Now that I'm cranking out some of my backlog of vintage model kits, the display cabinet I got for the workshop when we moved in 13 years ago was getting a little crowded, and not fitting the models I needed it to. I couldn't put the Saturn V LUT that I've been working on for the last year in it, and it didn't have shelf space for the 1/72 bombers I've started building (the Memphis Belle will be followed by a 1/72 scale Avro Lancaster).
The first step was to get the workshop (the photo below is the "before" picture) cleaned out , and then the display cabinet emptied.
So I cleaned it out, boxed up all the obsolete or unfinished 1989-92 models, and got brackets for five new glass shelves which were half the depth of the old ones so that (1) the LUT would fit; and (2) I had room for the small 1/72 aircraft so the bigger planes could share a shelf.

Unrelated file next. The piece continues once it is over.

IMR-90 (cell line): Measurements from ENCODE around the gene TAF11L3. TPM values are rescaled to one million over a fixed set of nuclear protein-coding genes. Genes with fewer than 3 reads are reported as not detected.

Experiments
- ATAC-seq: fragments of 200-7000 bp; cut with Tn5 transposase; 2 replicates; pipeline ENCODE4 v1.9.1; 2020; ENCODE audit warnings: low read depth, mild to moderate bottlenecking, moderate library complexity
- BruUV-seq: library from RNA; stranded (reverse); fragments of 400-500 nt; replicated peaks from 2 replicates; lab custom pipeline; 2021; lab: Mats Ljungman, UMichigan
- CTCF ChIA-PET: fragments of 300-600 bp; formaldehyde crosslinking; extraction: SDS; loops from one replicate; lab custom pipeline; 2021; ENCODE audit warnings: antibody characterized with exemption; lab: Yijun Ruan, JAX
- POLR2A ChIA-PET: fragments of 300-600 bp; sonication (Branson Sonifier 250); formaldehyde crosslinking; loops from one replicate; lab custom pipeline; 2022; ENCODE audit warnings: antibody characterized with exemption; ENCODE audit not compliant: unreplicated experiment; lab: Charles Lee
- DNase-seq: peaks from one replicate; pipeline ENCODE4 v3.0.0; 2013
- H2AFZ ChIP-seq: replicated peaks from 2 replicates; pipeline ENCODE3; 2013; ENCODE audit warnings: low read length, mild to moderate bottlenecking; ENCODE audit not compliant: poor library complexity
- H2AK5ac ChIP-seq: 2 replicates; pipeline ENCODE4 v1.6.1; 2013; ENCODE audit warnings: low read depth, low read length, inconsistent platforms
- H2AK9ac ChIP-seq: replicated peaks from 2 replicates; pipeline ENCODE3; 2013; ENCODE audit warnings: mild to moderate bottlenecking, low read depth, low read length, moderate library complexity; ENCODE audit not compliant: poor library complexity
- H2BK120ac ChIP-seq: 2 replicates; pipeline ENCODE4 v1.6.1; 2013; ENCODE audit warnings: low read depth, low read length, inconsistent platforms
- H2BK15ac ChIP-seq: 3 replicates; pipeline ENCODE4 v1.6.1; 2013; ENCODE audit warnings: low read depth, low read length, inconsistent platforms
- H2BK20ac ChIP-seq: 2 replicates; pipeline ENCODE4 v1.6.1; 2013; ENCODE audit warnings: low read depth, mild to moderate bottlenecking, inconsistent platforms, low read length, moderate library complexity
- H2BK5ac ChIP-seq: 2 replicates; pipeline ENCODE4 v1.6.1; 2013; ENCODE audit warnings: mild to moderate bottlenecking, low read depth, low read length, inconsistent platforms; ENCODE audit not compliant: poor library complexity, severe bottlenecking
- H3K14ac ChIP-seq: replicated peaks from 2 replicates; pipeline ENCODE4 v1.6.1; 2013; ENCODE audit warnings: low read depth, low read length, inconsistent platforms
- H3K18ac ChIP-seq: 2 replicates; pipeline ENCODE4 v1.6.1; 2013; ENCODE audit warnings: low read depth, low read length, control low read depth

As the new pictures show, I can now display all the oversized Saturn V hardware together, which looks even better than I had thought. The 1/72 kits are also all together, with the bombers on the full depth shelves and the single engine planes on the smaller ones above.
One thing I did learn was that to maximize light to the lower shelves I can't use the large solid diorama-type bases I had been using for my ships. Solid bases have to stay to the back, and either high up or down low. That means that the three big carriers from 1992 – Hornet, Wasp and the second Lexington have to stay up high on the top shelf. Future models may not get bases at all – or if they do they may be narrower and thinner (current plan is to shrink them from three inches wide and 3/4" thick to 3" and a quarter inch thick, respectively). Preserving the light makes all the difference to being able to enjoy them in the case.